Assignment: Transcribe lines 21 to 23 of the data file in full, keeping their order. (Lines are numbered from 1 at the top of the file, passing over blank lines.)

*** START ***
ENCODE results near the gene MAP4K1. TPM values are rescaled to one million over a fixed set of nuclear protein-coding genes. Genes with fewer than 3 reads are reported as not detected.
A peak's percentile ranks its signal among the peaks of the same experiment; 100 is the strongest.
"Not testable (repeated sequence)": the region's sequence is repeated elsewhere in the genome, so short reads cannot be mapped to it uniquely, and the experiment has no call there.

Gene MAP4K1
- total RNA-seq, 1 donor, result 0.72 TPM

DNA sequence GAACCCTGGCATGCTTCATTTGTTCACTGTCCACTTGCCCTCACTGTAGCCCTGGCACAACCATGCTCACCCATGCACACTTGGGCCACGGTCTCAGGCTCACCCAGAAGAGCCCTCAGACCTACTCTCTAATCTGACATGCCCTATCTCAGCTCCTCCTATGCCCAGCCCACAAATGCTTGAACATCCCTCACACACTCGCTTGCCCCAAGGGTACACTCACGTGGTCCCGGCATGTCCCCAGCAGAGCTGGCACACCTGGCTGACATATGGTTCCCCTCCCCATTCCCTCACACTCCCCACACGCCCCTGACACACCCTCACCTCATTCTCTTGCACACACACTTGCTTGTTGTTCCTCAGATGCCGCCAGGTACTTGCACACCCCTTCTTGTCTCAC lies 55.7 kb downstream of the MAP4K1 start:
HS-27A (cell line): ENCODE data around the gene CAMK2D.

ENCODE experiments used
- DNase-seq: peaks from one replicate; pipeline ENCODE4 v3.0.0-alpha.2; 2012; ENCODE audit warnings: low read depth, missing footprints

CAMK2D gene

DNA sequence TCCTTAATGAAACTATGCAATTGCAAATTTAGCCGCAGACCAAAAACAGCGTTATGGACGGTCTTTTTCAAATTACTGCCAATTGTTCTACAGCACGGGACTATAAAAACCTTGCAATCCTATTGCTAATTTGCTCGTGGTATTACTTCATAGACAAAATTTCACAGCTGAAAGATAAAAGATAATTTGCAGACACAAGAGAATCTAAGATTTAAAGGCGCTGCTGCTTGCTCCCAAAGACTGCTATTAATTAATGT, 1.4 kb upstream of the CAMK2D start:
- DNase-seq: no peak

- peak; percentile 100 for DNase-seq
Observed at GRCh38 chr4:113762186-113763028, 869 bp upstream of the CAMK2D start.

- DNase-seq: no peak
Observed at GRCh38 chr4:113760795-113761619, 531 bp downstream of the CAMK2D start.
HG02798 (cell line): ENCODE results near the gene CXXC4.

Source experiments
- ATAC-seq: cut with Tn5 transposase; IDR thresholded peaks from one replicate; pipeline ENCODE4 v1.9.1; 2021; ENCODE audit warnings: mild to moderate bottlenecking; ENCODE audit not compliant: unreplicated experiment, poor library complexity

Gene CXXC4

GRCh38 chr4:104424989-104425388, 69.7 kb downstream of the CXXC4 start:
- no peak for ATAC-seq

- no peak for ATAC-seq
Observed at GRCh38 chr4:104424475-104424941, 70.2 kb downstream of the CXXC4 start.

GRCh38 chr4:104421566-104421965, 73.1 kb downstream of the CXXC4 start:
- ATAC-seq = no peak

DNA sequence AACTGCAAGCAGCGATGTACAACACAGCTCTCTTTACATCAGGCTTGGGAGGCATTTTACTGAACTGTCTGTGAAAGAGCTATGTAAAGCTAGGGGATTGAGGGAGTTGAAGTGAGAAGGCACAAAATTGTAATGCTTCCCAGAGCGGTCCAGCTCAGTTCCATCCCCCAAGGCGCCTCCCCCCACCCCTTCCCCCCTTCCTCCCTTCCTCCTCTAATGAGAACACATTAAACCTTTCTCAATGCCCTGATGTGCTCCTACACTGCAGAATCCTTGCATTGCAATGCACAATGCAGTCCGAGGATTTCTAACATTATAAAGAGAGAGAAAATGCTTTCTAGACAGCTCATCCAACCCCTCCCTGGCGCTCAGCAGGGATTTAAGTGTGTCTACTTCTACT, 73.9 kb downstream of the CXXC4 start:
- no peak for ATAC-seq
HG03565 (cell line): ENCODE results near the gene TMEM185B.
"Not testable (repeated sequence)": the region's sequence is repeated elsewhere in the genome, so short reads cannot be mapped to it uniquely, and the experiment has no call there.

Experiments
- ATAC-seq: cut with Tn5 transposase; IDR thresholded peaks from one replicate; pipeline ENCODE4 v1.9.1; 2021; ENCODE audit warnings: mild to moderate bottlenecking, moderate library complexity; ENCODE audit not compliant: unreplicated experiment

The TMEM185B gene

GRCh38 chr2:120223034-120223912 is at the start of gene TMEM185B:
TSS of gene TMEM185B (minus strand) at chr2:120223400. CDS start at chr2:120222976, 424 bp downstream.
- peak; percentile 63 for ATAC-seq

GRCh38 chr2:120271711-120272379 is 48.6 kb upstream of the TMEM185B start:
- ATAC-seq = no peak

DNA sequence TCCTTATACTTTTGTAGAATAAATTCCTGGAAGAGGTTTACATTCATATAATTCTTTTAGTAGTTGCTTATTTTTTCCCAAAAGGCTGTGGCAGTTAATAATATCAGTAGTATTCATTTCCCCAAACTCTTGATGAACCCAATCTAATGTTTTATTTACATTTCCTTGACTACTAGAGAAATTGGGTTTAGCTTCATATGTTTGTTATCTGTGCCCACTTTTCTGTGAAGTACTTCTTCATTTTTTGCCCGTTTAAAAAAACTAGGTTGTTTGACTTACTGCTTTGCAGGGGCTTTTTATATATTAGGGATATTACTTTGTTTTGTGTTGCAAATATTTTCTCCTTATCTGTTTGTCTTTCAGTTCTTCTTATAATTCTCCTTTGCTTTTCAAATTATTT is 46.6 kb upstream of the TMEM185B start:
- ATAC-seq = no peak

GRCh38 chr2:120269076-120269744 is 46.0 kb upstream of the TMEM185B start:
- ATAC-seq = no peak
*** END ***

GRCh38 chr4:104424989-104425388, 69.7 kb downstream of the CXXC4 start:
- no peak for ATAC-seq

- no peak for ATAC-seq